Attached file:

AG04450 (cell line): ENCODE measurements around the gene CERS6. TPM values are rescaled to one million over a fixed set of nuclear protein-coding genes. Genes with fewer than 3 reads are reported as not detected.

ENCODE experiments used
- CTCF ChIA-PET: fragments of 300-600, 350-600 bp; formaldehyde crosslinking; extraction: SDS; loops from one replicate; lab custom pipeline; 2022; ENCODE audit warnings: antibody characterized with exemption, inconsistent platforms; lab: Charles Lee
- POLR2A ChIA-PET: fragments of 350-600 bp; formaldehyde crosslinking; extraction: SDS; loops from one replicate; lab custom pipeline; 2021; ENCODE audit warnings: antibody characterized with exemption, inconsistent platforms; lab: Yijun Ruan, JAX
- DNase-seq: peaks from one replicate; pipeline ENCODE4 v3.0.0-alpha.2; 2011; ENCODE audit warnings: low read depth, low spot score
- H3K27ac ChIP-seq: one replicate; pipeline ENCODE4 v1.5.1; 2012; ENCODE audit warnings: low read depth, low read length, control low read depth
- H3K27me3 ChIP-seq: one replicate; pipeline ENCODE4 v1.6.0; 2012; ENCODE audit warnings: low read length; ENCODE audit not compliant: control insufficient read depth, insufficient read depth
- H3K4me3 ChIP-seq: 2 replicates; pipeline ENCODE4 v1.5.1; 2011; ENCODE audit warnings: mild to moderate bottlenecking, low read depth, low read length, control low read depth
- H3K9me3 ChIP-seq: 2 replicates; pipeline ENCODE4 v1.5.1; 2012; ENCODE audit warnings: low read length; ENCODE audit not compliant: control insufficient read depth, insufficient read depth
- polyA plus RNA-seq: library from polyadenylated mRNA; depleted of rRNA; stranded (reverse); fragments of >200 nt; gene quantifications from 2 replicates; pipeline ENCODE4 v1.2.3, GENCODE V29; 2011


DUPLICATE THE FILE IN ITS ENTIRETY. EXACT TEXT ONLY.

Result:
AG04450 (cell line): ENCODE measurements around the gene CERS6. TPM values are rescaled to one million over a fixed set of nuclear protein-coding genes. Genes with fewer than 3 reads are reported as not detected.

ENCODE experiments used
- CTCF ChIA-PET: fragments of 300-600, 350-600 bp; formaldehyde crosslinking; extraction: SDS; loops from one replicate; lab custom pipeline; 2022; ENCODE audit warnings: antibody characterized with exemption, inconsistent platforms; lab: Charles Lee
- POLR2A ChIA-PET: fragments of 350-600 bp; formaldehyde crosslinking; extraction: SDS; loops from one replicate; lab custom pipeline; 2021; ENCODE audit warnings: antibody characterized with exemption, inconsistent platforms; lab: Yijun Ruan, JAX
- DNase-seq: peaks from one replicate; pipeline ENCODE4 v3.0.0-alpha.2; 2011; ENCODE audit warnings: low read depth, low spot score
- H3K27ac ChIP-seq: one replicate; pipeline ENCODE4 v1.5.1; 2012; ENCODE audit warnings: low read depth, low read length, control low read depth
- H3K27me3 ChIP-seq: one replicate; pipeline ENCODE4 v1.6.0; 2012; ENCODE audit warnings: low read length; ENCODE audit not compliant: control insufficient read depth, insufficient read depth
- H3K4me3 ChIP-seq: 2 replicates; pipeline ENCODE4 v1.5.1; 2011; ENCODE audit warnings: mild to moderate bottlenecking, low read depth, low read length, control low read depth
- H3K9me3 ChIP-seq: 2 replicates; pipeline ENCODE4 v1.5.1; 2012; ENCODE audit warnings: low read length; ENCODE audit not compliant: control insufficient read depth, insufficient read depth
- polyA plus RNA-seq: library from polyadenylated mRNA; depleted of rRNA; stranded (reverse); fragments of >200 nt; gene quantifications from 2 replicates; pipeline ENCODE4 v1.2.3, GENCODE V29; 2011